Monday, August 29, 2011

Getting Out of the Box with School Libraries

Welcome to my first post since retiring as a Library Media Specialist.  Or Teacher-Librarian.  Or Information Consultant.  Throughout my 28 years in education, I've worn the label of all of the above while serving as a school librarian for 25 of those years.  The label doesn't really matter.  The passion, commitment, and those we serve, do.

The topics chosen for this blog are a reflection of my thoughts.  My posts will reflect my observations from the the standpoints of being a parent, community member, educator, classroom teacher, and, of course, the school library media specialist.  I invite comments.  The ability to post comments is the best part of a blog, since they provide feedback on which we can further reflect and grow.

Let's begin with a question.  What does a school library media specialist do?  I'm willing to bet that most people will give an answer similar to, "checks books in and out," "shelves books," "reads to students," and "hold book clubs."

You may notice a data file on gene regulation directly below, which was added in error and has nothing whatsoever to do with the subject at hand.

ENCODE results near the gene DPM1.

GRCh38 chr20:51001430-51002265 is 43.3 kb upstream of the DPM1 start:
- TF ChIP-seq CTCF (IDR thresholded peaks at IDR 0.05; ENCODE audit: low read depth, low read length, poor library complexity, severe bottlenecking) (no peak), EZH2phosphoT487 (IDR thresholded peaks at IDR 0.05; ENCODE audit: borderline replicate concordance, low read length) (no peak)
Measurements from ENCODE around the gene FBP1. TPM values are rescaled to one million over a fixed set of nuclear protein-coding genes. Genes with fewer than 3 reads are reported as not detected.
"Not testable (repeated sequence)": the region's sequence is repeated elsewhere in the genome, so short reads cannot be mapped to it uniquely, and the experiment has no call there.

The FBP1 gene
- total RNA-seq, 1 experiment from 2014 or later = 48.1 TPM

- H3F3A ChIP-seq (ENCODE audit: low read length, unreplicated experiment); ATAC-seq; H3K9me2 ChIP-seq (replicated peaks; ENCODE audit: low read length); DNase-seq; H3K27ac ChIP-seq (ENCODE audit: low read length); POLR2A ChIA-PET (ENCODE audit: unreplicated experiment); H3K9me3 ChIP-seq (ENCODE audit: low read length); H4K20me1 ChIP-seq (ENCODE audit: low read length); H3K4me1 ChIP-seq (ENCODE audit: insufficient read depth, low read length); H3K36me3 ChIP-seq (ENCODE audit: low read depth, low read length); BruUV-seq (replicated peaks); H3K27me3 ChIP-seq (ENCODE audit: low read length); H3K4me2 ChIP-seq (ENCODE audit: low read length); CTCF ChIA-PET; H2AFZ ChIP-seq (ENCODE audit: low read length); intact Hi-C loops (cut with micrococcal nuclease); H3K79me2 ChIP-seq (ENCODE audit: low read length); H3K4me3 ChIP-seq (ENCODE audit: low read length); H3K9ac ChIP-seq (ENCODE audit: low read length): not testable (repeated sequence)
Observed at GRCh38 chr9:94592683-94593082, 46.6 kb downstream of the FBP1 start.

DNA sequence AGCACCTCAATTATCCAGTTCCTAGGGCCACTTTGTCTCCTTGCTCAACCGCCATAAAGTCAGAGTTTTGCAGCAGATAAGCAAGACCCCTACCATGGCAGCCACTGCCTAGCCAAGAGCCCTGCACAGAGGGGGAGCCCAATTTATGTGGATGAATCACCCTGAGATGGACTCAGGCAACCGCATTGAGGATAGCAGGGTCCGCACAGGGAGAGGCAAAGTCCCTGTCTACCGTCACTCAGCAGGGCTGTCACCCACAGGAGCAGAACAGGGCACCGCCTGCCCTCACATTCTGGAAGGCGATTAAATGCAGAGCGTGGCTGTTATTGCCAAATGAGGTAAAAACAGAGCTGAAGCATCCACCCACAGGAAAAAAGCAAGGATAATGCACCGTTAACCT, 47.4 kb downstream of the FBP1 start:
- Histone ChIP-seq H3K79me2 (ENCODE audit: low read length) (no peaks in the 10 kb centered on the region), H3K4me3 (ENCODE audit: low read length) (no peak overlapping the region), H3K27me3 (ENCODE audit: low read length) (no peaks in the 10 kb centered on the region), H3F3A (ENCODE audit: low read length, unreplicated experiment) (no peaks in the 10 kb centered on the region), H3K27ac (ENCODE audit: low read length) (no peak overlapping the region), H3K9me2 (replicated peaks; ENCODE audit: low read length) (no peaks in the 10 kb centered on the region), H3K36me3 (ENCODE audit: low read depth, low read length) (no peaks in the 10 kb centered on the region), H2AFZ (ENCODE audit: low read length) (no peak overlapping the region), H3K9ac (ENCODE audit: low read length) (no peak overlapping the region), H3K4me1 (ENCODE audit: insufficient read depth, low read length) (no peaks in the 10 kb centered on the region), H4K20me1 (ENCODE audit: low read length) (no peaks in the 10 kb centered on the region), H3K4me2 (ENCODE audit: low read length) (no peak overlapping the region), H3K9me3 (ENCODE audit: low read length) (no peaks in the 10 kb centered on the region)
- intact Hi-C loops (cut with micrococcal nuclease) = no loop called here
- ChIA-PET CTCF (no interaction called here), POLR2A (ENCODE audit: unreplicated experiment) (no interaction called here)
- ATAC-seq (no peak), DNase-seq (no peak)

How sad.

The professional school librarian in this state is required to hold a Master's Degree in a field such as information science or educational media.  Here is another thought.  School librarians have standards to teach, just like teachers, preferably through collaboration with classroom teachers during research.  Our state also has standards for cyber literacy, naturally connected to our national standards. In addition, the school librarian prepares and oversees a budget, selects and manages materials (both print and nonprint), serves on school wide and district committees, oversees adult or student assistants, may (and should) serve as the school's instructional technologist (helps teachers implement technology into lessons), and is frequently assigned other technical duties. School librarians do basically what a school administrator does, on a smaller scale, except they also teach.  Many also sponsor programs that offer students experiences for growth in reading, special interests, and computers, and also are responsible for the morning live (or recorded) closed circuit news broadcast.